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Negotiators of the Senate gay marriage bill face key questions about what it will look like and how they will pass it as they continue to meet in an effort to advance the legislation ahead of the midterm elections.
Among the main issues, some Republicans are calling for an amendment to address religious conscience protections, which may be necessary for the bill to remove the Senate’s 60-vote filibuster threshold. Additionally, the chamber’s limited time means the bill is competing with other priorities for votes and debate.
A Democratic source on Capitol Hill told Fox News Digital on Tuesday that senior Senate Democrats had been discussing whether to include the bill in a government funding package that must pass, called a continuing resolution. In theory, this could save time by combining multiple Democratic priorities and attract some reluctant Republicans who want to avoid a government shutdown to vote for the bill.
However, Sens. Tammy Baldwin, D-Wisconsin, and Rob Portman, R-Ohio, the original sponsors of the Senate marriage equality bill, on Tuesday expressed some doubts about the idea, though they did not reject it outright.
GAY MARRIAGE BILL, OTHER IMPORTANT ISSUES REMAIN IN LIMBO AS SENATE RETURNS FROM AUGUST RECESS
“We’re going to talk about it tomorrow with the group. I’ll refrain from commenting, except to say I’m skeptical,” Portman told Fox News Digital on Tuesday. “I think it’s better to deal with it on the merits.”
“Attaching the legislation to a CR is not the senator’s preferred path, as she would like to see it adopted sooner,” a spokesperson for Baldwin’s office said. “The Senator’s goal is to pass the Respect for Marriage Act, and she will do whatever it takes to get it done.”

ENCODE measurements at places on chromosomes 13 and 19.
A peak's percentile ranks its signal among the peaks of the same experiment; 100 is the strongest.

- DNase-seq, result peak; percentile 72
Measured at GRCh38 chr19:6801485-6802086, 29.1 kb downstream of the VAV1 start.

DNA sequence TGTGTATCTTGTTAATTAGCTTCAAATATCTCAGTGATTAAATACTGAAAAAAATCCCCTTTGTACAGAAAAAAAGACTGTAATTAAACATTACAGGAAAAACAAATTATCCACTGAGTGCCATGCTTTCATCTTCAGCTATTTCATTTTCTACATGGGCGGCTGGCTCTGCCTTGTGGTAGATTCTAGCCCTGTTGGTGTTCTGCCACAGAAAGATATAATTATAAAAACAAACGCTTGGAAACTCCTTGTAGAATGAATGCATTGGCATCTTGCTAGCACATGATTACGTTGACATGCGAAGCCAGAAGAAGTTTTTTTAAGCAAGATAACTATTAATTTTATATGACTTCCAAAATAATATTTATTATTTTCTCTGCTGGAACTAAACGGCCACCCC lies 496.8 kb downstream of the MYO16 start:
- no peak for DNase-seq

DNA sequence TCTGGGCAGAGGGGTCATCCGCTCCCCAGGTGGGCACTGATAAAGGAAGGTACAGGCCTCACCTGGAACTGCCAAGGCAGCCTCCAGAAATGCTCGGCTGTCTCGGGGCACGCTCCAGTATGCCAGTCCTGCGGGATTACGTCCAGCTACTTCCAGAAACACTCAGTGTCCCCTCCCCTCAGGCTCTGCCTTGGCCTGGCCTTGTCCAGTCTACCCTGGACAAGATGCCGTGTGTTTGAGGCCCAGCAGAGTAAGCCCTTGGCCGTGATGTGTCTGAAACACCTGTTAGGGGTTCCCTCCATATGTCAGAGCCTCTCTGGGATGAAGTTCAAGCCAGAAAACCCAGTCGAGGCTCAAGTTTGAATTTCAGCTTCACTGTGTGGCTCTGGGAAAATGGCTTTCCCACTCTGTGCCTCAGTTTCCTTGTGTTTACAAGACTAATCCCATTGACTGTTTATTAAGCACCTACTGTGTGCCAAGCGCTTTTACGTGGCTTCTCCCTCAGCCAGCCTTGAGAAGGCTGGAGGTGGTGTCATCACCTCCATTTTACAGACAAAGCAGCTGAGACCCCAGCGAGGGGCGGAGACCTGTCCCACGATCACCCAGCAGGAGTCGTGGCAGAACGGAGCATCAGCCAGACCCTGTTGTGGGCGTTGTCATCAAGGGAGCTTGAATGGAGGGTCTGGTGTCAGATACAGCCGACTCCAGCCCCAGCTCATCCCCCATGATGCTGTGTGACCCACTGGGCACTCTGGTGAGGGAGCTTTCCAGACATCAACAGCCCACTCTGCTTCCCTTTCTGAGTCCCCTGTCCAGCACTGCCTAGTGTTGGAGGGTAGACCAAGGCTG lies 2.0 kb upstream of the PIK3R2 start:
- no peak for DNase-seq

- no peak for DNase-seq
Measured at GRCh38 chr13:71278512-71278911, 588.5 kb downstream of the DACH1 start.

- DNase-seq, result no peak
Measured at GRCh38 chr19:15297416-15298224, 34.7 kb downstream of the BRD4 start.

Senate Majority Leader Chuck Schumer, DN.Y., promised a vote on gay marriage but did not commit to a timetable, emphasizing the importance of time-consuming appellate court confirmations. A continuing resolution would need to be passed before the end of September.
Details of a possible amendment on religious protections are also yet to be decided.
This is a priority for some Republicans who are open to voting to codify gay marriage rights, but also want to make sure the bill doesn’t inadvertently hurt Americans’ First Amendment rights. It could also risk upsetting some Democrats if they think it goes too far,
Baldwin said senators hope to finish working on that in the next few days.
“There have been some excellent talks about an amendment to address the many concerns of those who would like to get to yes,” Baldwin told reporters. “People have been reviewing the language. We will post it publicly later this week.”
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A spokesman for Baldwin’s office also said he “will be meeting with his Republican colleagues this week to compare notes on his outreach efforts to gain more support from Senate Republicans.”
Congressional efforts to pass legislation protecting gay marriage rights followed a separate Supreme Court opinion by Justice Clarence Thomas in June in Dobbs v. Jackson Women’s Health Organization, which said the court should “reconsider” its precedent on the issue.
No other justices joined Thomas, but that opinion became a major campaign issue for Democrats and spurred lawmakers of both parties to draft legislation that would require states to recognize same-sex marriage, even if that precedent eventually falls.